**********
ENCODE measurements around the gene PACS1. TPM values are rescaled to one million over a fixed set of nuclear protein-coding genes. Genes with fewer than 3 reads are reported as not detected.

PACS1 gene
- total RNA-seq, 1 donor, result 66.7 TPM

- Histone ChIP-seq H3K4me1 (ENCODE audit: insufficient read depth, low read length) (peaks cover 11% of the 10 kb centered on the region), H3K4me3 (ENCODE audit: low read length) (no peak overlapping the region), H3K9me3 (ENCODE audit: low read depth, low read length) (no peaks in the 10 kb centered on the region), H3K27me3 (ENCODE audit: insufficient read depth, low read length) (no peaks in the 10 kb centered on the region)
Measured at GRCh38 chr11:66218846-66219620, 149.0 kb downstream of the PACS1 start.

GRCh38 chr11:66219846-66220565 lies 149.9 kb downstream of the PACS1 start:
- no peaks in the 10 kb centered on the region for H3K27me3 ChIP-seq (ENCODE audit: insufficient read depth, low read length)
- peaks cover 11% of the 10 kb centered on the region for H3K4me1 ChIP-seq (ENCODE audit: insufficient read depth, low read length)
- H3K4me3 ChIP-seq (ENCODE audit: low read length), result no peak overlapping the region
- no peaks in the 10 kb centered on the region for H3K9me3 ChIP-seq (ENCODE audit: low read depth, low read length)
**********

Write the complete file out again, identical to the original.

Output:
ENCODE measurements around the gene PACS1. TPM values are rescaled to one million over a fixed set of nuclear protein-coding genes. Genes with fewer than 3 reads are reported as not detected.

PACS1 gene
- total RNA-seq, 1 donor, result 66.7 TPM

- Histone ChIP-seq H3K4me1 (ENCODE audit: insufficient read depth, low read length) (peaks cover 11% of the 10 kb centered on the region), H3K4me3 (ENCODE audit: low read length) (no peak overlapping the region), H3K9me3 (ENCODE audit: low read depth, low read length) (no peaks in the 10 kb centered on the region), H3K27me3 (ENCODE audit: insufficient read depth, low read length) (no peaks in the 10 kb centered on the region)
Measured at GRCh38 chr11:66218846-66219620, 149.0 kb downstream of the PACS1 start.

GRCh38 chr11:66219846-66220565 lies 149.9 kb downstream of the PACS1 start:
- no peaks in the 10 kb centered on the region for H3K27me3 ChIP-seq (ENCODE audit: insufficient read depth, low read length)
- peaks cover 11% of the 10 kb centered on the region for H3K4me1 ChIP-seq (ENCODE audit: insufficient read depth, low read length)
- H3K4me3 ChIP-seq (ENCODE audit: low read length), result no peak overlapping the region
- no peaks in the 10 kb centered on the region for H3K9me3 ChIP-seq (ENCODE audit: low read depth, low read length)